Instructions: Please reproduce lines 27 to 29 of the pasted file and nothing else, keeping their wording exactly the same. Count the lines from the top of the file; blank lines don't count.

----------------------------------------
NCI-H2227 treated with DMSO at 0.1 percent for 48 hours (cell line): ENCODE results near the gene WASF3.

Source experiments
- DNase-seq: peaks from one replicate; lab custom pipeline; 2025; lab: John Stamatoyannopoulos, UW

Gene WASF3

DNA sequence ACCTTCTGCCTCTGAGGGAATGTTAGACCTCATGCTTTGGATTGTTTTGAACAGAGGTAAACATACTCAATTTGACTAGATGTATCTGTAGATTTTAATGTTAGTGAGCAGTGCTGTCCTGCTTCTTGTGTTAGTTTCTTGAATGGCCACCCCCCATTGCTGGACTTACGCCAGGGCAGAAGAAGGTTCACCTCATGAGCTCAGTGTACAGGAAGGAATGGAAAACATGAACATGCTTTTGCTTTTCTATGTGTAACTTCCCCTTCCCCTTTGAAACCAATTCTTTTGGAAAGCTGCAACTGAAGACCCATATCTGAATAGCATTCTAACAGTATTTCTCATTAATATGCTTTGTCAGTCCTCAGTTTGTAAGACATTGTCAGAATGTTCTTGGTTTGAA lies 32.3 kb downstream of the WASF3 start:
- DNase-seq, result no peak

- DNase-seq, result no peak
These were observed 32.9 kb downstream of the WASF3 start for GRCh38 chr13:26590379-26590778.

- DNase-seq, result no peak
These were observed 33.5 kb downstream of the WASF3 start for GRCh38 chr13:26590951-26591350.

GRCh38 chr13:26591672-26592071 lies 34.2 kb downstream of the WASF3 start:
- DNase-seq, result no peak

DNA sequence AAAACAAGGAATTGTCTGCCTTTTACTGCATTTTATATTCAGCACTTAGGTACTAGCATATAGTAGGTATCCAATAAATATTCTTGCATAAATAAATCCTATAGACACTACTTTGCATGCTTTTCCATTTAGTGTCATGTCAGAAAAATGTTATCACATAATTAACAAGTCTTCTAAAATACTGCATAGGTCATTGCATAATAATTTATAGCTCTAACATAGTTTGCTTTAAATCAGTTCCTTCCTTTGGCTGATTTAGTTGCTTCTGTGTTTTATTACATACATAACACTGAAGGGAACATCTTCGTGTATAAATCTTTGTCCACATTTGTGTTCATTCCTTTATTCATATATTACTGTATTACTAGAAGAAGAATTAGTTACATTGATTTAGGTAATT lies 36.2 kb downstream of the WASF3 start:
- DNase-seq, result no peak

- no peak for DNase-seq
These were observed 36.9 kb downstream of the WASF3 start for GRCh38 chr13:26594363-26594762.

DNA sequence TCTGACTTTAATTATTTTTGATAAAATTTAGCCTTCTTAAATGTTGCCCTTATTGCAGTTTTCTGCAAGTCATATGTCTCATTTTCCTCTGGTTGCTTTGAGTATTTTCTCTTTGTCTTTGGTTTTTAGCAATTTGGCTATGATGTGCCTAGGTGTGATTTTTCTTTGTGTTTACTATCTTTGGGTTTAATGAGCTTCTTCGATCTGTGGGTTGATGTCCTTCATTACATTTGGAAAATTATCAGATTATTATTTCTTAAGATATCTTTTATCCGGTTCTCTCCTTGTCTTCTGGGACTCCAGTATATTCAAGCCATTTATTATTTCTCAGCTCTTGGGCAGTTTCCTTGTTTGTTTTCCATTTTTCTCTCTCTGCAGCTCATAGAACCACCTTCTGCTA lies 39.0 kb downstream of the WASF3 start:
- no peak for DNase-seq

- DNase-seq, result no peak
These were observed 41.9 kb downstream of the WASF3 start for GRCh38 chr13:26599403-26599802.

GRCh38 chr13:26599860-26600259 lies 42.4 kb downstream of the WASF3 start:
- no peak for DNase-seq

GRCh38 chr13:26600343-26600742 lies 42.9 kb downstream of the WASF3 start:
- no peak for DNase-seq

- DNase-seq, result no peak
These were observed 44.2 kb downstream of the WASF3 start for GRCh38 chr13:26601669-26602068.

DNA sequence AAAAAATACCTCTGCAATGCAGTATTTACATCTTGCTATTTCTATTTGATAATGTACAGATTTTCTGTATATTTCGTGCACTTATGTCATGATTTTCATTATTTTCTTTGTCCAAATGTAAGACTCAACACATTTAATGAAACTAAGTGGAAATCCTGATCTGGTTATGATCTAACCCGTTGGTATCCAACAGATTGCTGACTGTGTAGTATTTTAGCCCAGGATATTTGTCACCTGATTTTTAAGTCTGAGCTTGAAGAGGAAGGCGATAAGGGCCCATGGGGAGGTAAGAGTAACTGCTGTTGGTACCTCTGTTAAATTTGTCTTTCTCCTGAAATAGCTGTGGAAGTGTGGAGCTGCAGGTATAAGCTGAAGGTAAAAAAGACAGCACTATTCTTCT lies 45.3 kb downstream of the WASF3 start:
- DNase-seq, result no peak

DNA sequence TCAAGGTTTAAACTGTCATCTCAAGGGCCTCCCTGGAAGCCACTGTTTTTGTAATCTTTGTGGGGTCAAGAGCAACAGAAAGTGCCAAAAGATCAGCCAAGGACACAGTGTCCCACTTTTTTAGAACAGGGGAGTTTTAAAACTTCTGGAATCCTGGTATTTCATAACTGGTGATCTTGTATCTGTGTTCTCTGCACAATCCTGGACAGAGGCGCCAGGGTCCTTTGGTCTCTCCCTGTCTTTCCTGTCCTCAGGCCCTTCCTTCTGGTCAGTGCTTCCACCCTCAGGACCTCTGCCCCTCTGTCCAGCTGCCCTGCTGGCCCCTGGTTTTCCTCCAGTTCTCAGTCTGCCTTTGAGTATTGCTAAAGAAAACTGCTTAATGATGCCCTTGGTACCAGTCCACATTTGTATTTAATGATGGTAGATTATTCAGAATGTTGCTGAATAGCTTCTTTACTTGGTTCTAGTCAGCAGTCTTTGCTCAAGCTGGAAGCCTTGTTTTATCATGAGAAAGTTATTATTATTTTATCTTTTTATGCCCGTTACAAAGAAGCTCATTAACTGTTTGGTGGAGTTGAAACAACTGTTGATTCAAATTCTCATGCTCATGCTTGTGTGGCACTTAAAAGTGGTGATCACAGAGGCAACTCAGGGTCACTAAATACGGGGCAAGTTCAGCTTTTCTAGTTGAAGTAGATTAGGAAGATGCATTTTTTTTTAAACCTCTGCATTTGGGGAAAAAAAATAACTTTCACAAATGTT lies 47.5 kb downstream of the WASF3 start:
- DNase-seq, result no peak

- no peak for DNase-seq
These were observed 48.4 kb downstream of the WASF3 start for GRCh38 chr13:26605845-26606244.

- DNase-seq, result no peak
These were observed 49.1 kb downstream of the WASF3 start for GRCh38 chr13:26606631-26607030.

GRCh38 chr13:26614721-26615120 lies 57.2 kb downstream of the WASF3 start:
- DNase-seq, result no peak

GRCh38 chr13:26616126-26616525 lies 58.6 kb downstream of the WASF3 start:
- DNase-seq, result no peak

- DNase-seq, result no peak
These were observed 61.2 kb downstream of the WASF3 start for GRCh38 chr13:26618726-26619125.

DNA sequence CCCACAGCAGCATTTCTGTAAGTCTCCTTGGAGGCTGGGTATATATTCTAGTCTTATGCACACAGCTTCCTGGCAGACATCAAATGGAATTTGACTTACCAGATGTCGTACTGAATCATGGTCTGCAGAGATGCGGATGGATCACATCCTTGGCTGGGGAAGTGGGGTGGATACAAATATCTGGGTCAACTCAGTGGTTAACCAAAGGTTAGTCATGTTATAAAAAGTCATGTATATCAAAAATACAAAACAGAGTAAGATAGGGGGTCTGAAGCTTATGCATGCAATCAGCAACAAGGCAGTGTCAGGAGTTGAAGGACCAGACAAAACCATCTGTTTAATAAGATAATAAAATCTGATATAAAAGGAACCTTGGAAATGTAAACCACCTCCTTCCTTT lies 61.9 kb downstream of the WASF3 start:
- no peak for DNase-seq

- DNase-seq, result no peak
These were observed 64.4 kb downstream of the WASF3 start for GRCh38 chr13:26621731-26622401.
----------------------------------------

DNA sequence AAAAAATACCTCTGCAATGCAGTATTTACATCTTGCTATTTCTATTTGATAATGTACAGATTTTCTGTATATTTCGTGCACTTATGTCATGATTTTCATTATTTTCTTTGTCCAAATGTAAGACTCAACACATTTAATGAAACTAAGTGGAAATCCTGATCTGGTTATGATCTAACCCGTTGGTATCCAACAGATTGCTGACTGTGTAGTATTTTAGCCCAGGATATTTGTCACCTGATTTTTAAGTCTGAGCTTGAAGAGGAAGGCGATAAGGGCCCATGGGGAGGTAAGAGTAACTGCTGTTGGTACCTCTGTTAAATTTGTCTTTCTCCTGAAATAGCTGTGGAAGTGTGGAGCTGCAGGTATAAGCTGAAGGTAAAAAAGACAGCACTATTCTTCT lies 45.3 kb downstream of the WASF3 start:
- DNase-seq, result no peak

DNA sequence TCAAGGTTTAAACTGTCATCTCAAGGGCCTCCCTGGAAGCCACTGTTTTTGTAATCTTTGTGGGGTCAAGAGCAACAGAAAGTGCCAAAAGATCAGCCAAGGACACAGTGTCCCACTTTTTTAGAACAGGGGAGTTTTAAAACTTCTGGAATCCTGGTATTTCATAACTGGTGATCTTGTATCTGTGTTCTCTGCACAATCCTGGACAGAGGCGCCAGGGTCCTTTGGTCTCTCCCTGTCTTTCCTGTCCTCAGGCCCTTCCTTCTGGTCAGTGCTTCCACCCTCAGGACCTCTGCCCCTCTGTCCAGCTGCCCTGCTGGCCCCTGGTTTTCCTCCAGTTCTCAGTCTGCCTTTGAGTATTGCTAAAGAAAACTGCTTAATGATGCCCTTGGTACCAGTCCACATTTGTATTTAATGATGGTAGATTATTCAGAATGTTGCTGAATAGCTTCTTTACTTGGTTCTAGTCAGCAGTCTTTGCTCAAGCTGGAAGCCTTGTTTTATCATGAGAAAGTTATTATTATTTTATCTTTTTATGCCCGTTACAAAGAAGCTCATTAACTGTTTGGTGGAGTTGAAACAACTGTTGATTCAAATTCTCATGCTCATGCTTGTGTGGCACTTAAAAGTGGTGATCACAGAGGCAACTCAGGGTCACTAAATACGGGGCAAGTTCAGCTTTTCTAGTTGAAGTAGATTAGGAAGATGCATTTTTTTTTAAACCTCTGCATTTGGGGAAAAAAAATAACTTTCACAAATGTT lies 47.5 kb downstream of the WASF3 start: